Key species of Mizoram Hedychium

H. wardii

H. spicatum

H. villosum

H. rubrum

H. coccineum

H. dekianum

H. stenopetalum

H. coronarium

H. thyrsiforme

H. ellipticum

H. flavescens

H. yunnanense

Pseudostems 1.5-2.0 m, leaf sheaths green, bladeless sheaths 2-3. Ligule 2.7-3.0 by 1.4-1.6 cm, oblong, pubescent, green. Leaves sessile; leaf blade leathery, sparsely pubescent, rarely glabrous narrow linear, 35-50 × 3-5 cm, upper surface glabrous, lower surface pubescent, base sub-rounded or attenuate, apex caudate-acuminate, margin entire. Inflorescence a terminal spike, cylindric, erect, 15.0-35.0 cm long, hairy; peduncle 5.5-15.5 cm long, hairy; bracts oblong, 3-3.5 cm long, leathery, sparsely pubescent, rarely glabrous,4-6 flowered. bracteole tubular, 1.5-2.4 × 0.4-0.6 cm, hairy, greenish. Flowers crimson red; calyx tubular, 2.5-3.5 × 0.3-0.5 cm, sparsely pubescent especially at 3- toothed apex; corolla tube slender, 2.5-2.7 × 0.2-0.3 cm long, linear, reddish, equal to or slightly longer than calyx.; lobe 3-lobed, linear, 2.7-3.9 × 0.3-0.5 cm, apex hooded, red; lateral staminodes oblanceolate, 2.3-3.0 × 0.5-0.8 cm; labellum suborbicular or orbicular, 1.8-2.5 × 1.5-2.0 cm, apex deeply divided; filament red, ca. 5 cm; anther 0.7-0.8 mm long dorsifixed, red; ovary sericeous, 3.0-5.2 × 2.5-4.0 mm, 3-loculed, placentation axile, pubescent; epigynous glands 2, slender, yellowish; stigma densely ciliate, green. Fruits ovoid-oblong, 2.6-3.8 × 2.3-2.5 cm, pubescent, green. Seeds numerous, ovoid-oblong, 4.2-5.5 × 2.0-3.5 mm, aril reddish orange.

Vernacular name: Aidu-par-sen

Common name: Disney ginger, Salmon ginger, scarlet ginger-lily.

Species examined: Mizoram, Haulawng, Lunglei Dist., L. Vanchhawng & H. Lalramnghinglova 42804 (MZU).

Distribution: Hedychium coccineum is found in North eastern states of India, and common in Mizoram.

Ecology: Tropical and sub-tropical semi-evergreen forests, full sun to part shade, moist, rich well-drained soil at the altitude of 300-1500 m.

Phenology: Flowering: July to August; Fruiting: September to October.

Remarks: The species is usually cultivated in gardens as an ornamental.

Rhizomes thick, 2-3 cm, fleshy, yellow inside, roots many. Pseudostems 1-3 m, leaf sheaths reddish, bladeless sheaths 4-5. Ligule 2.0-3.8 × 2.5-3.0 cm, membranous, apex truncate emargenate, oblong, pubescent, greenish. Leaves sessile; leaf blade oblong-lanceolate or lanceolate, 20-40 × 4.5-8 cm, abaxially glabrous, finely pubescent or thinly hairy, base acute, apex long, acuminate. Inflorescence terminal spike, erect, ellipsoid, hairy,10-20 × 4-8 cm; peduncle 1.7-4.1 cm long, hairy; bracts imbricate, ovate, 4.5-5 × 2.5-4 cm, 4 to 5 - flowered, apex rounded, glabrous except apex and margin hairy, green; bracteole folded, lanceolate, apex acute, greenish-white, 2.9-3.7 × 0.5-1.2 cm. Flowers white, fragrant; calyx tubular, 3.5-4.3 × 0.3-0.4 cm, pubescent, split on 1 side; corolla tube ca. 6.0-8.0 × 2.5-3.0 cm, slender, 3-lobed; lobes linear, apex hooded, thorn-liked, white, 2.5-2.9 × 0.4-0.5 cm; lateral staminodes oblong-lanceolate, 4.1-5.0 × 1.8-2.0 cm; labellum white, pale yellow at base, obcordate, 4.0-6.0 × 4.0-6.0 cm; filament white, ca. 3 cm long; anther creamy white to pale yellow, dorsifixed; ca. 1.5 cm long; ovary glabrous or sparsely hairy, 3-4.5 × 1.8-3.0 mm, 3- loculed, placentation axile; epigynous glands 2, slender, ca. 2 mm long, yellowish; stigma densely ciliate, green. Fruits ellipsoid-oblong, 2.0-2.5 × 1.8-2.2 cm, green. Seeds numerous, elliptic-globose, 5-7 × 3.5-5.0 mm, reddish orange.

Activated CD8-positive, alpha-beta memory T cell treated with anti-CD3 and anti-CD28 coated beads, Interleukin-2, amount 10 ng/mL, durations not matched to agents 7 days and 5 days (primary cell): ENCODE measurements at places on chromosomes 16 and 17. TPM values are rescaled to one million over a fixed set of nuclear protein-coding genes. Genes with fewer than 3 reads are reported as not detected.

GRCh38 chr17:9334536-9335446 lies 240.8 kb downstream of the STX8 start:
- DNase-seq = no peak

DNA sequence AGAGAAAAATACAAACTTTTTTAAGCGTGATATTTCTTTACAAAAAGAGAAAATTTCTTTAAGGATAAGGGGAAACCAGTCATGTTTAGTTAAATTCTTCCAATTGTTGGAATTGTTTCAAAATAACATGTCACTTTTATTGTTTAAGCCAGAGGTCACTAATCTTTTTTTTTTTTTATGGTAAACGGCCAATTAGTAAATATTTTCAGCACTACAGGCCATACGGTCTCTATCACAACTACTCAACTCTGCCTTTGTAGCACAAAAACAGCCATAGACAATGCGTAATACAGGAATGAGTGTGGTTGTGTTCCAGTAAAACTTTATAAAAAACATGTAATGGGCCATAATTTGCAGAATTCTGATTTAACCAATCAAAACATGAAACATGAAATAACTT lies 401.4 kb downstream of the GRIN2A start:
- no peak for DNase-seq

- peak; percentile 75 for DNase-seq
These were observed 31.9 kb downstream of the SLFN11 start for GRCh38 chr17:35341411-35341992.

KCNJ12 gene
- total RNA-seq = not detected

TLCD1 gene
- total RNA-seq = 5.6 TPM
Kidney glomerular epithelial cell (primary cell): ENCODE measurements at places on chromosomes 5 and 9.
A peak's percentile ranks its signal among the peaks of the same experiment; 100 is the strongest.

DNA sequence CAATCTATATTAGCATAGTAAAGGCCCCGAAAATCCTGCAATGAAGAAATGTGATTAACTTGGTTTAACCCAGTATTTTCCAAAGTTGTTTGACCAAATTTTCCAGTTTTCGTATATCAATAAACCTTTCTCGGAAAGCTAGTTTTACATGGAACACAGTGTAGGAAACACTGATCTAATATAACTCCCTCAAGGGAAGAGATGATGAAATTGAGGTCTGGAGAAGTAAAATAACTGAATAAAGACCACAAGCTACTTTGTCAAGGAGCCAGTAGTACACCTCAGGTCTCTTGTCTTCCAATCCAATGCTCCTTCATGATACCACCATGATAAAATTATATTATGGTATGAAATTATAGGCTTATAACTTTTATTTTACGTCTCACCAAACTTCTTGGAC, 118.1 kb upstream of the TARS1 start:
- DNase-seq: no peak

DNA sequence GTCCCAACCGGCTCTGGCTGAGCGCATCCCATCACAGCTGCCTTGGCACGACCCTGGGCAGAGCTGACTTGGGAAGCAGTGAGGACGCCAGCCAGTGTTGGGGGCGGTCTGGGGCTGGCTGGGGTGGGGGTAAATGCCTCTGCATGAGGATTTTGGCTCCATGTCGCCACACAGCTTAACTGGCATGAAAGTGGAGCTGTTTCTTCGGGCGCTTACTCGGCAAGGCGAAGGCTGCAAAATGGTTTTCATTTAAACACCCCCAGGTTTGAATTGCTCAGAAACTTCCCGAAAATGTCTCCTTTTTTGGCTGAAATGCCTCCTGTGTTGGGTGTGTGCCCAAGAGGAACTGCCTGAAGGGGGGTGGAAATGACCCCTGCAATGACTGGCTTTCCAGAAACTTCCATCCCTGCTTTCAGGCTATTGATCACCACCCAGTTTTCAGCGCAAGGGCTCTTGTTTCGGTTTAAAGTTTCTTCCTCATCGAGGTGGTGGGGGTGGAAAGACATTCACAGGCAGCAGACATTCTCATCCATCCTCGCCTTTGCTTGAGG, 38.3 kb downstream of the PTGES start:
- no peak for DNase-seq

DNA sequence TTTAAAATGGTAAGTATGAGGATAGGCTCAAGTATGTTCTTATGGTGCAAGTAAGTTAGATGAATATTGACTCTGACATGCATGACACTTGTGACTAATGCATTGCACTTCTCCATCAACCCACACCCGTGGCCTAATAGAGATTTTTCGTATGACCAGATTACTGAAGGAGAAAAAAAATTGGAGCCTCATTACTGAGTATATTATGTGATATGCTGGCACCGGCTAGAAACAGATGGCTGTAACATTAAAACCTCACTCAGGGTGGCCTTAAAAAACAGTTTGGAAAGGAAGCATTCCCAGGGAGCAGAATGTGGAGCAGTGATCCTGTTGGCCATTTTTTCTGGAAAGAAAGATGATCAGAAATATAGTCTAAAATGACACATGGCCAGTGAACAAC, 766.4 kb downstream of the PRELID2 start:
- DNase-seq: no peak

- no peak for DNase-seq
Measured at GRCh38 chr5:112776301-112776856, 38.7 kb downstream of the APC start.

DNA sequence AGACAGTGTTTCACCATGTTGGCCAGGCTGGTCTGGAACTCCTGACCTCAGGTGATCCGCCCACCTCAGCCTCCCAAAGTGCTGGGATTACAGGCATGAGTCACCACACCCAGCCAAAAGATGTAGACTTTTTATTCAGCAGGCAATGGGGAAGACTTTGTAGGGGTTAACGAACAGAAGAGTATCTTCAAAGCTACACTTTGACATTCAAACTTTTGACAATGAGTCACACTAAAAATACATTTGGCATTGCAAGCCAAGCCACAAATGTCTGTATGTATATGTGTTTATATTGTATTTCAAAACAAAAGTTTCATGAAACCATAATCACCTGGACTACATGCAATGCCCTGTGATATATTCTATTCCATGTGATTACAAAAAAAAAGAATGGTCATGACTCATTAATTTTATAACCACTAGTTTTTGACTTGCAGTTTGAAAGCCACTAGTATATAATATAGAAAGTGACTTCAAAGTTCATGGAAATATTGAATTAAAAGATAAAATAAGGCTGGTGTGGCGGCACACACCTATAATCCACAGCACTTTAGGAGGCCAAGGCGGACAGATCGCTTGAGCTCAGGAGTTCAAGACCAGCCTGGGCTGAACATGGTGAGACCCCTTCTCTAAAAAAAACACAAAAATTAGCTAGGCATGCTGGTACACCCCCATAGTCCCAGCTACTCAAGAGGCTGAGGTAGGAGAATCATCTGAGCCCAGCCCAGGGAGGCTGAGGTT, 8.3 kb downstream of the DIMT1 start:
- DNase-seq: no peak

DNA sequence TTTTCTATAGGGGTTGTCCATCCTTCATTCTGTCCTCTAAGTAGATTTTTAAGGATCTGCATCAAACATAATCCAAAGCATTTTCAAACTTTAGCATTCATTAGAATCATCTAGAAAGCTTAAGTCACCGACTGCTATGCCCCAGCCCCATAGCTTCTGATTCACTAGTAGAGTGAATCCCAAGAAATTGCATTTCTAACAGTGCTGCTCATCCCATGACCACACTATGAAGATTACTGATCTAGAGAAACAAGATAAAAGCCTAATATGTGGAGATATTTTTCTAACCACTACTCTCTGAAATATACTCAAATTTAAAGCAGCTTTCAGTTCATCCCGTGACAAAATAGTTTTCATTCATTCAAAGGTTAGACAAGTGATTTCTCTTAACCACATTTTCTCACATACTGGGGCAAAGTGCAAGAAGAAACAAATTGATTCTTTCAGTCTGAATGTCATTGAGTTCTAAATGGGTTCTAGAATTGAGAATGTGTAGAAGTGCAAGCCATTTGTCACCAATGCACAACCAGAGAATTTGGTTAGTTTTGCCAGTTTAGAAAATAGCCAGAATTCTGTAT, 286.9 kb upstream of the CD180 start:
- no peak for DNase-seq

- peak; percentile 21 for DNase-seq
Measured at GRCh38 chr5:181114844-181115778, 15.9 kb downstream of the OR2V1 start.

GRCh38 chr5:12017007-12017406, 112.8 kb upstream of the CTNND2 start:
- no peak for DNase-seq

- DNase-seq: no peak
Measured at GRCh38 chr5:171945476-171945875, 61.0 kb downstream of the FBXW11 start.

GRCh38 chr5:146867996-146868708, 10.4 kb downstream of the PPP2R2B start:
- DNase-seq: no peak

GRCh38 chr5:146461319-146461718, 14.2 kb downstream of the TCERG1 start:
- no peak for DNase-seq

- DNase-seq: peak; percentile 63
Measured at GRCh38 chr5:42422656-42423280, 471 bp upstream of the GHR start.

Vernacular name: Ai-lalnu

Common name: Butterfly Lily, Garland flower.

Species examined: Mizoram, Pukpui-Lunglei, Lunglei Dist., L. Vanchhawng & H. Lalramnghinglova 42803 (MZU).

Distribution: In India, it is common in Assam, Meghalaya, Arunachal Pradesh, South India. In Mizoram, this taxon is cultivated in private homestead gardens in small populations only.

Ecology: Grown in open and/or partial shaded areas on sandy loose soil at the altitude of 600-1200 m.

Phenology: Flowering & Fruiting: June-December.

Remarks: The fragrant flower is widely used for perfumes.

Synonym: Hedychium forrestii Diels .

Rhizomes 3.3-3.6 cm wide, creamy white inside, pale pink outside, faintly aromatic, covered by brown scales. Pseudostem 1.2-2.0 m high, erect, robust. Ligule villous, 2.5-5.2 × ca. 2 cm, oblong, single lobed, slightly notched at tip, pale green. Leaves sessile, green, margins pink, membranous, translucent, pubescent; leafblade lanceolate to oblonglanceolate, subcaudate, 30-50 × 5.5-13.0 cm, appressed silky beneath. Inflorescence 10-27 × 3.0-6.0 cm; cylindrical, erect, moderately lax; peduncle green, pubescent; bract oblong, closely convolute, 4.0-6.0 × 1.5-2.0 cm, pubescent, scarious-margined, acute-obtuse, each bract enclosing 3-9 successively opening flowers; bracteoles ovate-oblong, 3.0-3.5 × 1.0-1.7 cm, pubescent. Flowers white with pale yellow blotch on lip, fragrant; calyx membranous, tubular, slightly shorter or longer than the bract, pubescent, 3-toothed, deeply split in one side; corolla tube 4.0-6.5 × 2.8-3.5cm, white, glabrous externally, hairy internally, corolla lobes linear, oblanceolate, white, pale green tinged towards the tip, membranous, 3.5-4.7 × 0.5-0.6 cm, exceeding the bracts; lateral staminode spathulate, 2.5-3.6 × 1-1.5 cm, elliptic-oblanceolate, white, spreading on flower tip, obtuse, margin undulate; labellum 3.5-3.8 × 3.1-3.5 cm, ovate-orbicular, white, pale yellow tinge at centre and claw; filament 4.0–4.5 × ca. 0.2 c, white, erect; anther linear, 1.1–1.3 × ca.0.25 cm, oblong, creamy white, split opens from top to bottom, glabrous, slightly notched, tip truncate; ovary 4.5-5 × 3-3.5 mm, barrel-shaped, pale green, densely pubescent, trilocular, placentation axile; epigynous glands 2, 3.0-3.5 mm long, oblong, bright yellow; stigma green, cupshaped, densely pubescent,hairs hook-like. Fruits oblong cylindric, sparsely hair, 4-6 cm long, yellow green outside, orange inside. Seeds sub-globose, bright red.